Skip to Main Navigation

Overview

A key regional player in West Africa, Nigeria accounts for about half of West Africa’s population with approximately 202 million people and one of the largest populations of youth in the world. With an abundance of natural resources, it is Africa’s biggest oil exporter, and has the largest natural gas reserves on the continent.

Political context

Nigeria is a multi-ethnic and culturally diverse federation which consists of 36 autonomous states and the Federal Capital Territory. The political landscape is partly dominated by the ruling All Progressives Congress party (APC) which holds 217 out of 360 seats at the National Assembly; 64 out of 109 seats in the Senate; and 19 out of 36 State Governors.

Muhammadu Buhari secured a second term at the 2019 presidential elections, while the results were contested by the main opposition party the People’s Democratic Party (PDP). Since 2011, the Nigerian security landscape has been consistently shaped by the war against Boko Haram terrorist group in the northern states. This adds to a lasting crisis in the oil-rich Niger Delta, where several non-state armed groups attack oil companies and state-owned pipelines.

Economic overview

Nigeria is highly vulnerable to the global economic disruption caused by COVID-19, particularly due to the pronounced decline in oil prices and spikes in risk aversion in global capital markets. Nationally, 40 percent of Nigerians (83 million people) live below the poverty line, while another 25 percent (53 million) are vulnerable. With COVID-19, many of these 53 million vulnerable people could fall into poverty. The magnitude of the health impact depends on the duration and the domestic spread of the outbreak, while the economic impact hinges on oil prices. Oil accounts for over 80 percent of exports, a third of banking sector credit, and half of government revenues. Oil prices also affect growth in non-oil industries and services, with additional pressures arising from foreign portfolio investors’ reassessment of risks and domestic liquidity management.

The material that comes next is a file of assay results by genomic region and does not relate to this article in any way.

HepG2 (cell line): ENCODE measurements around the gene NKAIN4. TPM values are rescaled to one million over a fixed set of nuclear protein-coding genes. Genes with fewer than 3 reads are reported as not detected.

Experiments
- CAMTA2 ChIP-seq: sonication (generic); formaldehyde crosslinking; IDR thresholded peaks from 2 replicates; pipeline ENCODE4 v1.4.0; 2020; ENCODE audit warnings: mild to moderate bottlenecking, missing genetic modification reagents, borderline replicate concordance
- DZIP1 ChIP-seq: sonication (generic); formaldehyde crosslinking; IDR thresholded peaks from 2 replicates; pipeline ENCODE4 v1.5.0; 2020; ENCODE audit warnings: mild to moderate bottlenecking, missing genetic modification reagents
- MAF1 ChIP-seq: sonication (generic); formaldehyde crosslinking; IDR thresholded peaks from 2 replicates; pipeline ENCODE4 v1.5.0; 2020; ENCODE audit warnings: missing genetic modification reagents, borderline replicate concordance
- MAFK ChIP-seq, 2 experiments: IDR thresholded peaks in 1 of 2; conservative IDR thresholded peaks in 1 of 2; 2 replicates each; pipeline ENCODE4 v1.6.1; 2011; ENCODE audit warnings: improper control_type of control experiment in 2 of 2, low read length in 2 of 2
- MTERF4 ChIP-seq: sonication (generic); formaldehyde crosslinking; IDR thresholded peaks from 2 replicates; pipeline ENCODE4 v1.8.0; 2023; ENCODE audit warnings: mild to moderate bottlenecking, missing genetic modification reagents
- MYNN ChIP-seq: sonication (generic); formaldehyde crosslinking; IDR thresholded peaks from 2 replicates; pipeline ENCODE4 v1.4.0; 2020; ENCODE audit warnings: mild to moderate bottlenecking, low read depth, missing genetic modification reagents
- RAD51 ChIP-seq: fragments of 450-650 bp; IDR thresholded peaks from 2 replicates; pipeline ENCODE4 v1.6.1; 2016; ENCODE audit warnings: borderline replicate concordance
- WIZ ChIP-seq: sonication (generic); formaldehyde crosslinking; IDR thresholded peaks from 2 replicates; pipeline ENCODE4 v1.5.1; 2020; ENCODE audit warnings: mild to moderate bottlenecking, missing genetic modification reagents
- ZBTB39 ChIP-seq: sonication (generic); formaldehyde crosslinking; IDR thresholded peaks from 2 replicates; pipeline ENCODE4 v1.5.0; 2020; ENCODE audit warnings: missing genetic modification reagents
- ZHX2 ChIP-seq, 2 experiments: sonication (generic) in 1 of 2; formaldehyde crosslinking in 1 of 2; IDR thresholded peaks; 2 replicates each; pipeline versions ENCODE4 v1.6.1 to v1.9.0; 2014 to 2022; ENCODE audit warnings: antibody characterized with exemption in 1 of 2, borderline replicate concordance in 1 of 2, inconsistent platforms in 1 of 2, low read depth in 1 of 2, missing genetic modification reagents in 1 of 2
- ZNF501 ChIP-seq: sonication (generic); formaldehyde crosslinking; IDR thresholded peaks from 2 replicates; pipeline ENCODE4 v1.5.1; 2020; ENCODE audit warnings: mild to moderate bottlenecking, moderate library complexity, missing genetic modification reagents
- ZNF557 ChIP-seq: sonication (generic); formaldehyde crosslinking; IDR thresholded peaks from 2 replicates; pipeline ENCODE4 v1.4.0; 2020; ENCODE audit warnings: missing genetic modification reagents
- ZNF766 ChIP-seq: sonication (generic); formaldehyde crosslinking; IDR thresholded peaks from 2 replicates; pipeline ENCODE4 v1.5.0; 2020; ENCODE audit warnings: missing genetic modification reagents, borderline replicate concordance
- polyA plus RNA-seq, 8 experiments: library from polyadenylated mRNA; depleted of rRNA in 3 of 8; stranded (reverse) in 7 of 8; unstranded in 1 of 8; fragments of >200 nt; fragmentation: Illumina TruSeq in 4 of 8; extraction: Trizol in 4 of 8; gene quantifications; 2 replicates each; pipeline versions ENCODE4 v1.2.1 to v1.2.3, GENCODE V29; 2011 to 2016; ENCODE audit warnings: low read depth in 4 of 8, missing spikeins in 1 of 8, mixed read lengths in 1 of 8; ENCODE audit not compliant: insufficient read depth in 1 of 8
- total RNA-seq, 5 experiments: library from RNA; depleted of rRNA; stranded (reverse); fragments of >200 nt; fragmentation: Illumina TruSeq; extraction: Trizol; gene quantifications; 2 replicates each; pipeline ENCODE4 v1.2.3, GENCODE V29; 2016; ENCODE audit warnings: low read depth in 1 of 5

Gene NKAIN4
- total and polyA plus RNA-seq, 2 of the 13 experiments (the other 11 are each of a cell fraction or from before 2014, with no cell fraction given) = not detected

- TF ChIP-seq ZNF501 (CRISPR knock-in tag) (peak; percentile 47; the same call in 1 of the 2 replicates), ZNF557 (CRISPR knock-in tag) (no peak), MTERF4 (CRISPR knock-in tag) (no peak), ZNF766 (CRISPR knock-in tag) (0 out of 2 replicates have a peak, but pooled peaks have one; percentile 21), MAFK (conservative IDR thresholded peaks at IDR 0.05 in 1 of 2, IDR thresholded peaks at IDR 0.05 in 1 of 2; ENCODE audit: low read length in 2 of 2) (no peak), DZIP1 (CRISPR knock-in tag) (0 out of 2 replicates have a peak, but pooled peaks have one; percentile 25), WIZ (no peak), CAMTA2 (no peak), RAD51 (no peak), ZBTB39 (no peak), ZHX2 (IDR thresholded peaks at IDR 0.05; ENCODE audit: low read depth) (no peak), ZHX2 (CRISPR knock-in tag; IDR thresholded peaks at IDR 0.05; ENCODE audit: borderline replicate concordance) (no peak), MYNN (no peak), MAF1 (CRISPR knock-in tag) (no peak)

The macroeconomic situation is more challenging now than in 2015-2016, when oil prices fell sharply and Nigeria experienced its first recession in 25 years. In the current situation, Nigeria has fewer buffers and policy instruments to cushion adverse effects. The Excess Crude Account is depleted, external reserves are highly reliant on short-term flows, and policy uncertainty affects investor confidence. Before the 2016 recession, Nigeria’s economy was growing fast at 6.3%. By contrast, before COVID-19 struck, the economy was growing at 2.2%. Inflation was in single digits in 2014, compared to about 12% in 2019. The general government fiscal deficit was 4.4% of GDP in 2019, compared to 1.8% in 2014.

Unemployment and underemployment are expected to increase, affecting poor households and increasing the share of the population vulnerable to falling into poverty. Only agriculture is expected to positively contribute to growth in 2020.

Development Challenges

While Nigeria has made some progress in socio-economic terms in recent years, its human capital development remains weak due to under-investment. It ranked 152 of 157 countries in the World Bank’s 2018 Human Capital Index. The country continues to face massive developmental challenges, including the need to reduce the dependency on oil and diversify the economy, address insufficient infrastructure, build strong and effective institutions, as well as address governance issues and public financial management systems. These pre-existing structural challenges have left the Nigerian economy especially vulnerable to the COVID-19 outbreak and its consequences.

Inequality, in terms of income and opportunities, remains high and has adversely affected poverty reduction. The lack of job opportunities is at the core of the high poverty levels, regional inequality, and social and political unrest. Without the COVID-19 shock (the counterfactual scenario), about 2 million Nigerians were expected to fall into poverty in 2020 as population growth outpaces economic growth. With COVID-19, the recession is likely to push an additional 5 million Nigerians into poverty in 2020, bringing the total newly poor to 7 million this year.

Last Updated: Nov 03, 2020

What's New

LENDING

Nigeria: Commitments by Fiscal Year (in millions of dollars)*

*Amounts include IBRD and IDA commitments
Image
PHOTO GALLERY
More Photos

Additional Resources

Country Office Contacts

Main Office Contact
102 Yakubu Gowon Crescent
Opposite ECOWAS Secretariat
P.O. Box 2826, Garki
Abuja, Nigeria
For general information and inquiries
Mansir Nasir
External Affairs Officer
For project-related issues and complaints